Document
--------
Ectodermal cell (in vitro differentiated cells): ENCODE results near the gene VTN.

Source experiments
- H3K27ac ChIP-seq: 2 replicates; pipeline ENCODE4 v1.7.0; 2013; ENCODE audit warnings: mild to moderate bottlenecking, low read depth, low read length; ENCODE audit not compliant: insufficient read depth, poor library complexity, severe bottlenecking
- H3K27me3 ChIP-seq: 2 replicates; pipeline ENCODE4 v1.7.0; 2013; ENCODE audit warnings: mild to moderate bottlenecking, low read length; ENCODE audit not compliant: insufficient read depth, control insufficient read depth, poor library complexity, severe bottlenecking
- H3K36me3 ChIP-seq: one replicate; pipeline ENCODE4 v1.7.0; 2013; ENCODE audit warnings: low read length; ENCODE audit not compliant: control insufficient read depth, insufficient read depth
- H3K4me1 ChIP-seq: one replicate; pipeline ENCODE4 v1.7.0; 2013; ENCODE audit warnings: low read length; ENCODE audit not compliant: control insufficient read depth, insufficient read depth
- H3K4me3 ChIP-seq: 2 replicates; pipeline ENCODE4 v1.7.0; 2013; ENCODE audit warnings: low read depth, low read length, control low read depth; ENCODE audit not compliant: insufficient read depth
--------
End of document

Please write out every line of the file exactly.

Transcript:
Ectodermal cell (in vitro differentiated cells): ENCODE results near the gene VTN.

Source experiments
- H3K27ac ChIP-seq: 2 replicates; pipeline ENCODE4 v1.7.0; 2013; ENCODE audit warnings: mild to moderate bottlenecking, low read depth, low read length; ENCODE audit not compliant: insufficient read depth, poor library complexity, severe bottlenecking
- H3K27me3 ChIP-seq: 2 replicates; pipeline ENCODE4 v1.7.0; 2013; ENCODE audit warnings: mild to moderate bottlenecking, low read length; ENCODE audit not compliant: insufficient read depth, control insufficient read depth, poor library complexity, severe bottlenecking
- H3K36me3 ChIP-seq: one replicate; pipeline ENCODE4 v1.7.0; 2013; ENCODE audit warnings: low read length; ENCODE audit not compliant: control insufficient read depth, insufficient read depth
- H3K4me1 ChIP-seq: one replicate; pipeline ENCODE4 v1.7.0; 2013; ENCODE audit warnings: low read length; ENCODE audit not compliant: control insufficient read depth, insufficient read depth
- H3K4me3 ChIP-seq: 2 replicates; pipeline ENCODE4 v1.7.0; 2013; ENCODE audit warnings: low read depth, low read length, control low read depth; ENCODE audit not compliant: insufficient read depth